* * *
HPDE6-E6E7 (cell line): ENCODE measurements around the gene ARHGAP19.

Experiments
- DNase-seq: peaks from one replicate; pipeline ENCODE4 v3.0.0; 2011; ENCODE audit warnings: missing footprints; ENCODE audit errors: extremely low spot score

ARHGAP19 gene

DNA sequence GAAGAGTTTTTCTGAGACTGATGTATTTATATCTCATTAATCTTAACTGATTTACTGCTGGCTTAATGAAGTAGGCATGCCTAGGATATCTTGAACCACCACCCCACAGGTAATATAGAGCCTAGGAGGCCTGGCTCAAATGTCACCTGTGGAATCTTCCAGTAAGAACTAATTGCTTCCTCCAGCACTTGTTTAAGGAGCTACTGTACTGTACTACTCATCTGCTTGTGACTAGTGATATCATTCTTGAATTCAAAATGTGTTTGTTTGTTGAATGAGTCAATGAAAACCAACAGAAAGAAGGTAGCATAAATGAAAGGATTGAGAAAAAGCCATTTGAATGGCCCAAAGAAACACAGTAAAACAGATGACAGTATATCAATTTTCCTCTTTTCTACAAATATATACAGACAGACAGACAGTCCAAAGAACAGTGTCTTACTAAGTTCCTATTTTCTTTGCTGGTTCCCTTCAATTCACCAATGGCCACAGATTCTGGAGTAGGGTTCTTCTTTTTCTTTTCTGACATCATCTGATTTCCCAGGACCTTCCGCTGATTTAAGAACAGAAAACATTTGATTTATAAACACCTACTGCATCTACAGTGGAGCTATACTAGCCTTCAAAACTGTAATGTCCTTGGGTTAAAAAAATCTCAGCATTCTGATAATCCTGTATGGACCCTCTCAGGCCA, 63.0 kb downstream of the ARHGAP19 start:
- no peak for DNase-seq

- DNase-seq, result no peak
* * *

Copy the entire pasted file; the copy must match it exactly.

HPDE6-E6E7 (cell line): ENCODE measurements around the gene ARHGAP19.

Experiments
- DNase-seq: peaks from one replicate; pipeline ENCODE4 v3.0.0; 2011; ENCODE audit warnings: missing footprints; ENCODE audit errors: extremely low spot score

ARHGAP19 gene

DNA sequence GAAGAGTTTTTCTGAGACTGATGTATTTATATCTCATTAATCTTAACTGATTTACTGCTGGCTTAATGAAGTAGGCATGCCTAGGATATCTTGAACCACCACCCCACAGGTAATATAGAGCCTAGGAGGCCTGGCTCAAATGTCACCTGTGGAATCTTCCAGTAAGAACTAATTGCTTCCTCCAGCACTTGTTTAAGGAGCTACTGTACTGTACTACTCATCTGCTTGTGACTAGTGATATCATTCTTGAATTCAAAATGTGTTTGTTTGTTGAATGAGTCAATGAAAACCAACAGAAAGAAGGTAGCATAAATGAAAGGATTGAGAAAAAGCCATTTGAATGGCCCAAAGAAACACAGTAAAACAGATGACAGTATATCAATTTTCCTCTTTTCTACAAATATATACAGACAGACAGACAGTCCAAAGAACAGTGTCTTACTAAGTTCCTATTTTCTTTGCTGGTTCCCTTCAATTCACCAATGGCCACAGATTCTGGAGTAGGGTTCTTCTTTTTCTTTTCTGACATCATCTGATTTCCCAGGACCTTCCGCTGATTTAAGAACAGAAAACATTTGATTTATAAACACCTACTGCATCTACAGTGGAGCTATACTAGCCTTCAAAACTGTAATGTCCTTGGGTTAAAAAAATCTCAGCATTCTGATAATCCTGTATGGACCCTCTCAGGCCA, 63.0 kb downstream of the ARHGAP19 start:
- no peak for DNase-seq

- DNase-seq, result no peak